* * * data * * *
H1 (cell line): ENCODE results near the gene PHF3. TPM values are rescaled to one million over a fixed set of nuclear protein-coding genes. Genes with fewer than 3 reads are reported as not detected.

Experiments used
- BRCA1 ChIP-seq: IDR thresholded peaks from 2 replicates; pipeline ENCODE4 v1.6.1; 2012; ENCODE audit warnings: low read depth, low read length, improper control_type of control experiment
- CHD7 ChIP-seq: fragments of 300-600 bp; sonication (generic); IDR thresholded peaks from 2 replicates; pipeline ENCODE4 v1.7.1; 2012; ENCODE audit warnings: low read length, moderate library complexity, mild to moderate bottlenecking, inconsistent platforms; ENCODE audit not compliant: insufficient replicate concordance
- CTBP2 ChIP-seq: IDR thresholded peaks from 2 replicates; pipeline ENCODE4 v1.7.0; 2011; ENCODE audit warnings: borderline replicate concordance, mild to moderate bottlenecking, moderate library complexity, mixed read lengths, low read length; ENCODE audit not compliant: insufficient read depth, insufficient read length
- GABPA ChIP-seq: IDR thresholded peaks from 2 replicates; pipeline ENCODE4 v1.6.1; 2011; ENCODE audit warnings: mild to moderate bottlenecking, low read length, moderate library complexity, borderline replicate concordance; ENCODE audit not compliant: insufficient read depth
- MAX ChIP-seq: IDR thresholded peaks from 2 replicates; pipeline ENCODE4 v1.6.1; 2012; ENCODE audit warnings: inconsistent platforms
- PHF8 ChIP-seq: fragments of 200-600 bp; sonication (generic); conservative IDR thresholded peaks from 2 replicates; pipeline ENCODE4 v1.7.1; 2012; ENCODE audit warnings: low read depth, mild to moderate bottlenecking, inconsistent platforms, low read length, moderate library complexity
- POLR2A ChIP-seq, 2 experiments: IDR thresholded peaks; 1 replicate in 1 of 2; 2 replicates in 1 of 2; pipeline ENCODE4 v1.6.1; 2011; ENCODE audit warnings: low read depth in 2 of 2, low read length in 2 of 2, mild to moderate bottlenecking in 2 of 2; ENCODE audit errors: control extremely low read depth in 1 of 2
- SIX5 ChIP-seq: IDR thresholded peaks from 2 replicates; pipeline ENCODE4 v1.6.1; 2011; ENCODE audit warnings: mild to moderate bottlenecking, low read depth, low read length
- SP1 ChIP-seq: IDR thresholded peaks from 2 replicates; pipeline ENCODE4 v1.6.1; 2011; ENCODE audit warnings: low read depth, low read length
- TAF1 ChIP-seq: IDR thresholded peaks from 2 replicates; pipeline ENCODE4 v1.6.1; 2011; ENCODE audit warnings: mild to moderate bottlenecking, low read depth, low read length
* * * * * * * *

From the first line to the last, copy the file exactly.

H1 (cell line): ENCODE results near the gene PHF3. TPM values are rescaled to one million over a fixed set of nuclear protein-coding genes. Genes with fewer than 3 reads are reported as not detected.

Experiments used
- BRCA1 ChIP-seq: IDR thresholded peaks from 2 replicates; pipeline ENCODE4 v1.6.1; 2012; ENCODE audit warnings: low read depth, low read length, improper control_type of control experiment
- CHD7 ChIP-seq: fragments of 300-600 bp; sonication (generic); IDR thresholded peaks from 2 replicates; pipeline ENCODE4 v1.7.1; 2012; ENCODE audit warnings: low read length, moderate library complexity, mild to moderate bottlenecking, inconsistent platforms; ENCODE audit not compliant: insufficient replicate concordance
- CTBP2 ChIP-seq: IDR thresholded peaks from 2 replicates; pipeline ENCODE4 v1.7.0; 2011; ENCODE audit warnings: borderline replicate concordance, mild to moderate bottlenecking, moderate library complexity, mixed read lengths, low read length; ENCODE audit not compliant: insufficient read depth, insufficient read length
- GABPA ChIP-seq: IDR thresholded peaks from 2 replicates; pipeline ENCODE4 v1.6.1; 2011; ENCODE audit warnings: mild to moderate bottlenecking, low read length, moderate library complexity, borderline replicate concordance; ENCODE audit not compliant: insufficient read depth
- MAX ChIP-seq: IDR thresholded peaks from 2 replicates; pipeline ENCODE4 v1.6.1; 2012; ENCODE audit warnings: inconsistent platforms
- PHF8 ChIP-seq: fragments of 200-600 bp; sonication (generic); conservative IDR thresholded peaks from 2 replicates; pipeline ENCODE4 v1.7.1; 2012; ENCODE audit warnings: low read depth, mild to moderate bottlenecking, inconsistent platforms, low read length, moderate library complexity
- POLR2A ChIP-seq, 2 experiments: IDR thresholded peaks; 1 replicate in 1 of 2; 2 replicates in 1 of 2; pipeline ENCODE4 v1.6.1; 2011; ENCODE audit warnings: low read depth in 2 of 2, low read length in 2 of 2, mild to moderate bottlenecking in 2 of 2; ENCODE audit errors: control extremely low read depth in 1 of 2
- SIX5 ChIP-seq: IDR thresholded peaks from 2 replicates; pipeline ENCODE4 v1.6.1; 2011; ENCODE audit warnings: mild to moderate bottlenecking, low read depth, low read length
- SP1 ChIP-seq: IDR thresholded peaks from 2 replicates; pipeline ENCODE4 v1.6.1; 2011; ENCODE audit warnings: low read depth, low read length
- TAF1 ChIP-seq: IDR thresholded peaks from 2 replicates; pipeline ENCODE4 v1.6.1; 2011; ENCODE audit warnings: mild to moderate bottlenecking, low read depth, low read length